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Tuesday, July 05, 2022

The Expresso Entertainment Update

Your Entertainment Expresso is served! The Indian Express brings to you the latest news updates from the world of Indian and international entertainment, movies, TV and OTT.

Episode 897 May 21, 2022

Expresso Entertainment Feature on Hrishikesh Mukherjee’s ‘Chupke Chupke’

Here is a Feature on Hrishikesh Mukherjee’s ‘Chupke Chupke’ from the Indian Express at 9:00 pm on 21st of May, 2022

You are listening to the Expresso Entertainment Update. Here is a special feature on Hrishikesh Mukherjee’s ‘Chupke Chupke’, brought to you by The Indian Express.

We live in an era where mainstream filmmakers assume that the audience is not smart enough to catch what is being implied, hence, we get the overdose of sound effects, multiple shots establishing who is the hero (as if we would forget otherwise), and every beat of the story being hammered into our heads over and over again. The cinema space is as competitive as it has ever been but nuance has left the building. With films like KGF 2 and RRR being the new benchmark of success, and suggestions that they have brought back the Hindi film hero of the 1970s, it is probably the right time to actually examine what the 1970s were all about.

Of course, the 1970s were the era of the ‘angry young man’ but it was also the era where every ‘larger than life’ hero masala offering was balanced with a subtle, almost relatable film. For every Deewar, there was a Chupke Chupke (both from 1975). The Hrishikesh Mukherjee film is one of the most popular films of the director and thanks to its many satellite runs, it has gained a loyal following. Looking back at the Hrishikesh Mukherjee classic, it is evident that the director had a clear vision for the kind of situational comedy he was trying to create.

For the unversed, Chupke Chupke stars Dharmendra, Amitabh Bachchan, Sharmila Tagore, Jaya Bachchan, Asrani, David and Om Prakash in significant roles, and the film balances its ensemble cast in a way where every character has something to offer to the main plotline.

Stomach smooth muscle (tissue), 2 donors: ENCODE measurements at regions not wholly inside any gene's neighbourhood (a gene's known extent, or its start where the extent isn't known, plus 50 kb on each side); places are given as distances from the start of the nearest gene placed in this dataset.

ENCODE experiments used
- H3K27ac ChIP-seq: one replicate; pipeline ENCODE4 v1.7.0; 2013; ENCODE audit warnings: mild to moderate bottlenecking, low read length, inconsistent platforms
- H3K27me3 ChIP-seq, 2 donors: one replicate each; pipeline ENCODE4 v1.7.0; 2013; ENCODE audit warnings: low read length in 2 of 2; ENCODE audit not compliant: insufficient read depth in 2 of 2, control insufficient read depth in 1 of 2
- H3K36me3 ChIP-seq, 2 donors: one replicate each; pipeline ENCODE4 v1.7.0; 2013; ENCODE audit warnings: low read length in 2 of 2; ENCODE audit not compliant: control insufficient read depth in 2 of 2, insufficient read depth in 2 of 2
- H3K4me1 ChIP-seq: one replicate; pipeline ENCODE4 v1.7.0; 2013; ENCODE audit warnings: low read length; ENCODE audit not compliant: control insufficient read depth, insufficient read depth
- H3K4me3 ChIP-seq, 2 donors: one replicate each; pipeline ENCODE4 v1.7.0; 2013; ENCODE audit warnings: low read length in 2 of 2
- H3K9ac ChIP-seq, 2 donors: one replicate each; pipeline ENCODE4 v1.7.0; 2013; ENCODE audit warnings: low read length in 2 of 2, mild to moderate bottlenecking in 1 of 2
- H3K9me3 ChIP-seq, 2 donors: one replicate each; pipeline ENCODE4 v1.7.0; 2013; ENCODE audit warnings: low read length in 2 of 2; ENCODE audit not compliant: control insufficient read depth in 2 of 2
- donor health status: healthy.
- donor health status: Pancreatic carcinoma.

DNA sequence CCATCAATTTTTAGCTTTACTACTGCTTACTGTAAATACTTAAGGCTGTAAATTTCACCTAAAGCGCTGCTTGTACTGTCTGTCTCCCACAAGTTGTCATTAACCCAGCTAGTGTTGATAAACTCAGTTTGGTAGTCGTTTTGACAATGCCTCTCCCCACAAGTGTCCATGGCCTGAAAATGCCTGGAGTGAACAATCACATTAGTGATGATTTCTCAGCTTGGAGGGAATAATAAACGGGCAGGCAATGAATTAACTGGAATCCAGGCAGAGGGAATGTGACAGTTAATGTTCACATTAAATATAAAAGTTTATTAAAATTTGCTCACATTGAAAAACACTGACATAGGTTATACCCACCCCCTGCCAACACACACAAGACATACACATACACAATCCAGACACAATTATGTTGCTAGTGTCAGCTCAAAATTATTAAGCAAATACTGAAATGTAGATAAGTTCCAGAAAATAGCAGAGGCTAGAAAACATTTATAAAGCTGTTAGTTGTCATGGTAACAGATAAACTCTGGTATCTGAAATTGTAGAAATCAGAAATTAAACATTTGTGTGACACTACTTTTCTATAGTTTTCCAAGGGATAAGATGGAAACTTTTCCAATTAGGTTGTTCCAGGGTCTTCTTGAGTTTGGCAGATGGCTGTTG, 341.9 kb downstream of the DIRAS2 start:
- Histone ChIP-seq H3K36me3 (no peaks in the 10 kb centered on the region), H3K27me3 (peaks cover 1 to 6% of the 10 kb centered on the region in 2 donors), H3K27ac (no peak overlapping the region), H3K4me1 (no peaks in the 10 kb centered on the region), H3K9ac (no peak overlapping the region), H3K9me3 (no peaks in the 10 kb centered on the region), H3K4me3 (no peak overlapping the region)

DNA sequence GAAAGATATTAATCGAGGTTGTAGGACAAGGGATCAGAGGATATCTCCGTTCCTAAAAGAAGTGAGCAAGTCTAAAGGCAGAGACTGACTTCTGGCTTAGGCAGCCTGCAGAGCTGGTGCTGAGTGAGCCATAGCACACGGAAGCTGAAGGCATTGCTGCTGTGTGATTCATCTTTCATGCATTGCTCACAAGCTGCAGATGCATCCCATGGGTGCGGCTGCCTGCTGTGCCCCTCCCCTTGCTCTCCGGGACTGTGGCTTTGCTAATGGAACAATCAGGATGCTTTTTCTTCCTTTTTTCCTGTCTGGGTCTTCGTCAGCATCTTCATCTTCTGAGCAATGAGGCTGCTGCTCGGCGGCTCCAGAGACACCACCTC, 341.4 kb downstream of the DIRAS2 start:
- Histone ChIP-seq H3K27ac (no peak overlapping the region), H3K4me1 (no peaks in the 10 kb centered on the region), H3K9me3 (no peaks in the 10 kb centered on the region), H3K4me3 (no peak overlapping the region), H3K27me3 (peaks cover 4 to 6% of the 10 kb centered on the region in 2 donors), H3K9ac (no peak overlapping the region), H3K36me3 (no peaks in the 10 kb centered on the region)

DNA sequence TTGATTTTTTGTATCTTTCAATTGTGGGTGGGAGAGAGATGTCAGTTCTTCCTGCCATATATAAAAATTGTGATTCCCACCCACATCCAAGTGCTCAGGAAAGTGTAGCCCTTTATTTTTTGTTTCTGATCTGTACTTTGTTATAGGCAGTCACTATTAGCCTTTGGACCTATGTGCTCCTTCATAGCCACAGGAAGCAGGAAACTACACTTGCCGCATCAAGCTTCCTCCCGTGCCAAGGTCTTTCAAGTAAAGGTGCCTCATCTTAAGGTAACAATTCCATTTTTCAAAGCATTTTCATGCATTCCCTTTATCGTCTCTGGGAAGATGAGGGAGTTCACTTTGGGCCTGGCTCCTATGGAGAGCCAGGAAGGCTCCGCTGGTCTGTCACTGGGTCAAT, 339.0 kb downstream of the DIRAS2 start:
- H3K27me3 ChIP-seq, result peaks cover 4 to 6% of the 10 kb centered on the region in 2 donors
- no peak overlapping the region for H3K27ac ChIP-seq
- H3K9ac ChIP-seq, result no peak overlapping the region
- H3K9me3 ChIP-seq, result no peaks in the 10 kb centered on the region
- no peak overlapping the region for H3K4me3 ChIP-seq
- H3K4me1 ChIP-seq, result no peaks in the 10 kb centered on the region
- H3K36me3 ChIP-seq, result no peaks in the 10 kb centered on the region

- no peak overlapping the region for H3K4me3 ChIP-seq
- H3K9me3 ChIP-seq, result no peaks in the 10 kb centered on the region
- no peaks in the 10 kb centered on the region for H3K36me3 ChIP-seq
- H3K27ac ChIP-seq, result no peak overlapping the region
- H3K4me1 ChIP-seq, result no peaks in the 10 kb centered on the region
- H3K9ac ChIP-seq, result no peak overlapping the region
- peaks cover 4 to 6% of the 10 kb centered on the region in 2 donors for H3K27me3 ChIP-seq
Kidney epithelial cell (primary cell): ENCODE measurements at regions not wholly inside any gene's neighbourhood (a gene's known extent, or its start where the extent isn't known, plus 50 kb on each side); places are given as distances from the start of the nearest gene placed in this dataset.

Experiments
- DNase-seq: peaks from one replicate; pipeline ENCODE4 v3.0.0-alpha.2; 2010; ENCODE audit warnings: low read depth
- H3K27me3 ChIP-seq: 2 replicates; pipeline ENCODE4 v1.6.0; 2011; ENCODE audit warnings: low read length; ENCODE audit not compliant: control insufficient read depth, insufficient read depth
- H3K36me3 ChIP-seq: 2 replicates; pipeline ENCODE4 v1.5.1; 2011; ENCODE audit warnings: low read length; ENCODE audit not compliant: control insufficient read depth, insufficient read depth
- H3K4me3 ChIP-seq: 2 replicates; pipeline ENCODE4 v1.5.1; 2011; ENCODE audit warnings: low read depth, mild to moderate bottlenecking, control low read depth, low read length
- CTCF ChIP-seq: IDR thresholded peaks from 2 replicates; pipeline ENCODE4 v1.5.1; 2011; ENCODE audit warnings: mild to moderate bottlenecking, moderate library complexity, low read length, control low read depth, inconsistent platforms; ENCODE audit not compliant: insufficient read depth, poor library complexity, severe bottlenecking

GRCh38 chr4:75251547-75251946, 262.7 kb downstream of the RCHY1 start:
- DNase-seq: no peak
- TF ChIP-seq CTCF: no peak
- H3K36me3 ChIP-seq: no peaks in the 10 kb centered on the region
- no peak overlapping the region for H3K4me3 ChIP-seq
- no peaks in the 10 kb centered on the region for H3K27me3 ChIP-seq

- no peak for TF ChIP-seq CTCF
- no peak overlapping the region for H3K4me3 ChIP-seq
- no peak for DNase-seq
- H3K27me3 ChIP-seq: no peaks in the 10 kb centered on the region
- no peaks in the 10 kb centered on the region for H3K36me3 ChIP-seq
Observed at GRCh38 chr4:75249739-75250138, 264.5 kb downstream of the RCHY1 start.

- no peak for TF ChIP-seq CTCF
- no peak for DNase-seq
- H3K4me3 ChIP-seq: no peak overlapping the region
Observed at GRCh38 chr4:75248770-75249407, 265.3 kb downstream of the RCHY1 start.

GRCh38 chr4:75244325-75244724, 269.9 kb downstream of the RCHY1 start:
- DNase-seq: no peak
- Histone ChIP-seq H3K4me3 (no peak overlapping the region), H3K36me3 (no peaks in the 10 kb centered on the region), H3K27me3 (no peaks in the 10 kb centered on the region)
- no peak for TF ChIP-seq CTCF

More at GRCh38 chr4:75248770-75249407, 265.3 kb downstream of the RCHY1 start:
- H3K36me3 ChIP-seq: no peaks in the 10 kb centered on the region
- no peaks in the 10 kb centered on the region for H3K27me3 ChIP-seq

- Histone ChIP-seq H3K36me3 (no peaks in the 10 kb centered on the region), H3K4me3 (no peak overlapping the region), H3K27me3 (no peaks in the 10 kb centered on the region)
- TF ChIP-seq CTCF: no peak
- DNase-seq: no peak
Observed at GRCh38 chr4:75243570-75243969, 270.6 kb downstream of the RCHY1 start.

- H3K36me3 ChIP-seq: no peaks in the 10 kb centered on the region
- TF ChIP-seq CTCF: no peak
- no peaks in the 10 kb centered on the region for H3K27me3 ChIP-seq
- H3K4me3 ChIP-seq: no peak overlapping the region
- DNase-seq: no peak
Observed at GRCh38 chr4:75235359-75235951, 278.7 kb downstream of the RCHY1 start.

The film, a remake of the Bengali movie Chhadmabeshi, is highly remembered for Dharmendra and Amitabh Bachchan’s comic act which came in the same year when the all-time blockbuster Sholay was released.

The story, in short, is about a newly married man Parimal who has to visit his wife’s sister and brother-in-law. The relatives could not make it to the wedding so this meeting is of utmost importance. The brother-in-law is a pompous but adorable man, so Parimal decides to pull a prank. He lands up at their house and disguises himself as the new driver Pyare Mohan, and the comedy of errors ensues.
Like many other comedies, the plot on paper is just about who knows what. The comedic bits trigger from the plot point – ‘Who knows he is Parimal and who thinks he is Pyare Mohan?’, but the way Hrishikesh Mukherjee explains it to his audience, there is no room for confusion, despite the large set of characters.

Amitabh Bachchan has shared in many interviews that Hrishi Da, as he was fondly called, was a simple man. He would just put up two walls, not build any elaborate sets, and would shoot even the most significant scenes in the simplest way. Even the costumes or the look of his actors wasn’t of any paramount importance. Bachchan once shared that actors would sometimes end up in front of the camera wearing what they showed up in because, for him, none of it mattered. And it is this kind of simplicity that is distinctly visible in Chupke Chupke.

The film gets most of its laughs when the characters on screen are pretending to be something they are not, and the audience is already in on the joke. The scene where Amitabh’s Sukumar is pretending to Parimal and teaching botany to Jaya’s Vasudha is a classic as he mumbles around trying to differentiate between ‘gende ka phool’and ‘gobhi ka phool’. The many scenes where Dharmendra’s Parimal, pretending to be Pyare, is asking questions about the etymology, and pronunciation of English words are another hilarious bunch.

With loud, slapstick comedy becoming the only kind of comedy that we often see in mainstream films, and even on television, the audience is spoon-fed on how they should react. Hrishikesh Mukherjee stayed far away from this trope, even though this was the era where ‘dhishooms’ dropped in films like they were leaves in autumn.